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Hoffmann, R. A wiki for the life sciences where authorship matters. Nature Genetics (2008)

Accelerated protein aggregation induced by macrophage migration inhibitory factor under heat stress conditions.

Kinetics of thermal aggregation of model protein substrates (glycogen phosphorylase b from rabbit skeletal muscle and yeast alcohol dehydrogenase) were investigated under heat stress conditions (41-48 degrees C) in the presence of macrophage migration inhibitory factor ( MIF), a heat-stable hydrophobic protein (12.5 kD). Anti-chaperone MIF activity found by turbidimetry manifests itself in significantly accelerated protein aggregation and increased limiting value of apparent optical absorption at 360 nm and t --> infinity in the sub-stoichiometric range of MIF concentrations. The aggregation kinetics is shown to have cooperative character. Possible reversibility of aggregation after removal of denaturing conditions was demonstrated using alcohol dehydrogenase aggregation at a temperature close to the physiological level (41.5 degrees C). This reversibility is caused by solubility of aggregates and stabilization of oligomeric structure of the substrate as a result of MIF binding to the partially denatured protein. The data suggest that in spite of distinct anti-chaperone effect, the chaperone-like activity of MIF can be observed in the case of heat stress removal and restoration of the system to normal conditions.[1]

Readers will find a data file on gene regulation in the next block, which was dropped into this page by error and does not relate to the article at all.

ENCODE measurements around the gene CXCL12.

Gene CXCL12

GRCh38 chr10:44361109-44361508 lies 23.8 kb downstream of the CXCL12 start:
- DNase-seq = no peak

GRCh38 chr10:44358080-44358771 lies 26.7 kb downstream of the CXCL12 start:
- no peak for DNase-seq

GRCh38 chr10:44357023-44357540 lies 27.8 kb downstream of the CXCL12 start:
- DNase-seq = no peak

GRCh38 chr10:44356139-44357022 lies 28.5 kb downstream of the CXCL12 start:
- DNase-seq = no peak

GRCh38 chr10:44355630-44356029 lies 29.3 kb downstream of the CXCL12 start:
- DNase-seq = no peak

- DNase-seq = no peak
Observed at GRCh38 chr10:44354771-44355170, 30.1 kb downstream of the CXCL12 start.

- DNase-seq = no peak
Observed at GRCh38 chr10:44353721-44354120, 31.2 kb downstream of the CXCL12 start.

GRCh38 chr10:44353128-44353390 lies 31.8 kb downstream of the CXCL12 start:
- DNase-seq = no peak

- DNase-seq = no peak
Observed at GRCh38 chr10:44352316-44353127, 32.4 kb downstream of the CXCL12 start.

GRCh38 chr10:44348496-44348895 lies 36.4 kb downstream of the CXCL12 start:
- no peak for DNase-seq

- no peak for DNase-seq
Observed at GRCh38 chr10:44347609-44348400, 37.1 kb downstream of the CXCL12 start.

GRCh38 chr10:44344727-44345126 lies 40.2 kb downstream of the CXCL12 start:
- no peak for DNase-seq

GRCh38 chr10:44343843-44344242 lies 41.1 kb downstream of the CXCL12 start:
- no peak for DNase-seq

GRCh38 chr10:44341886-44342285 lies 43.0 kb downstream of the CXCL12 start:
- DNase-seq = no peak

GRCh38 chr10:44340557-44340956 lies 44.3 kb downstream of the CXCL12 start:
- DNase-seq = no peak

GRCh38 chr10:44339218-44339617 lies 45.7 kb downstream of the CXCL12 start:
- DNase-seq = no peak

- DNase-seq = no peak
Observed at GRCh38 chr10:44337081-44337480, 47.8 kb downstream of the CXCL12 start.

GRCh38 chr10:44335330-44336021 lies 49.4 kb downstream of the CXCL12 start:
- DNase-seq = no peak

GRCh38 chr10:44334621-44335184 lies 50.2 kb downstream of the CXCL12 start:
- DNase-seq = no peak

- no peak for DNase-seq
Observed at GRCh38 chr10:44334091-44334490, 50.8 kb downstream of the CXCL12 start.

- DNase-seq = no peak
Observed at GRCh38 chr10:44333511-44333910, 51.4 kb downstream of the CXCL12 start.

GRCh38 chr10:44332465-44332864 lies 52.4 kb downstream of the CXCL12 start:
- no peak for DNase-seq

1. Accelerated protein aggregation induced by macrophage migration inhibitory factor under heat stress conditions. Cherepkova, O.A., Lyutova, E.M., Eronina, T.B., Gurvits, B.Y. Biochemistry Mosc. (2006) [Pubmed]
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